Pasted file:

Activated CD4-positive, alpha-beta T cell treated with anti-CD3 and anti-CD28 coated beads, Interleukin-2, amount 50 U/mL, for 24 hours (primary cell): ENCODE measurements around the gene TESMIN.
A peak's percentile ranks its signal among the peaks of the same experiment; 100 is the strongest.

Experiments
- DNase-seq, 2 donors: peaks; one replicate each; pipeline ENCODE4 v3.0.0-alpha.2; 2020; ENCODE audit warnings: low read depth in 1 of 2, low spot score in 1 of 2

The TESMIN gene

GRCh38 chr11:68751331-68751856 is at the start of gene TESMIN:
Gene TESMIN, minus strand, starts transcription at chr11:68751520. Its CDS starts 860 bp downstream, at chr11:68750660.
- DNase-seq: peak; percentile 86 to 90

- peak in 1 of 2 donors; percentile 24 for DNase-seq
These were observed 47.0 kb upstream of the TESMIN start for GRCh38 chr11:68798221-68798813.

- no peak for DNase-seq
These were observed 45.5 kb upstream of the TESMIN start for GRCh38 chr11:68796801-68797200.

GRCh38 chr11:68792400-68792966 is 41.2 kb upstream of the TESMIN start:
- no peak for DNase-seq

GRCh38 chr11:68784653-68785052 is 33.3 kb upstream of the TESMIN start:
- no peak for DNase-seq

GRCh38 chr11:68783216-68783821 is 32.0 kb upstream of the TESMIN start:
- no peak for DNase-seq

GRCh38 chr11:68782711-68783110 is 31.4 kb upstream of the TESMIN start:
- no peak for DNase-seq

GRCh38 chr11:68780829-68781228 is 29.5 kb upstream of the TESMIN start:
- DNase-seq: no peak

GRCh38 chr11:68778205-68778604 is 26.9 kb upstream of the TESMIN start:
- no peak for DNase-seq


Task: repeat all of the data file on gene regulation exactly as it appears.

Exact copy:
Activated CD4-positive, alpha-beta T cell treated with anti-CD3 and anti-CD28 coated beads, Interleukin-2, amount 50 U/mL, for 24 hours (primary cell): ENCODE measurements around the gene TESMIN.
A peak's percentile ranks its signal among the peaks of the same experiment; 100 is the strongest.

Experiments
- DNase-seq, 2 donors: peaks; one replicate each; pipeline ENCODE4 v3.0.0-alpha.2; 2020; ENCODE audit warnings: low read depth in 1 of 2, low spot score in 1 of 2

The TESMIN gene

GRCh38 chr11:68751331-68751856 is at the start of gene TESMIN:
Gene TESMIN, minus strand, starts transcription at chr11:68751520. Its CDS starts 860 bp downstream, at chr11:68750660.
- DNase-seq: peak; percentile 86 to 90

- peak in 1 of 2 donors; percentile 24 for DNase-seq
These were observed 47.0 kb upstream of the TESMIN start for GRCh38 chr11:68798221-68798813.

- no peak for DNase-seq
These were observed 45.5 kb upstream of the TESMIN start for GRCh38 chr11:68796801-68797200.

GRCh38 chr11:68792400-68792966 is 41.2 kb upstream of the TESMIN start:
- no peak for DNase-seq

GRCh38 chr11:68784653-68785052 is 33.3 kb upstream of the TESMIN start:
- no peak for DNase-seq

GRCh38 chr11:68783216-68783821 is 32.0 kb upstream of the TESMIN start:
- no peak for DNase-seq

GRCh38 chr11:68782711-68783110 is 31.4 kb upstream of the TESMIN start:
- no peak for DNase-seq

GRCh38 chr11:68780829-68781228 is 29.5 kb upstream of the TESMIN start:
- DNase-seq: no peak

GRCh38 chr11:68778205-68778604 is 26.9 kb upstream of the TESMIN start:
- no peak for DNase-seq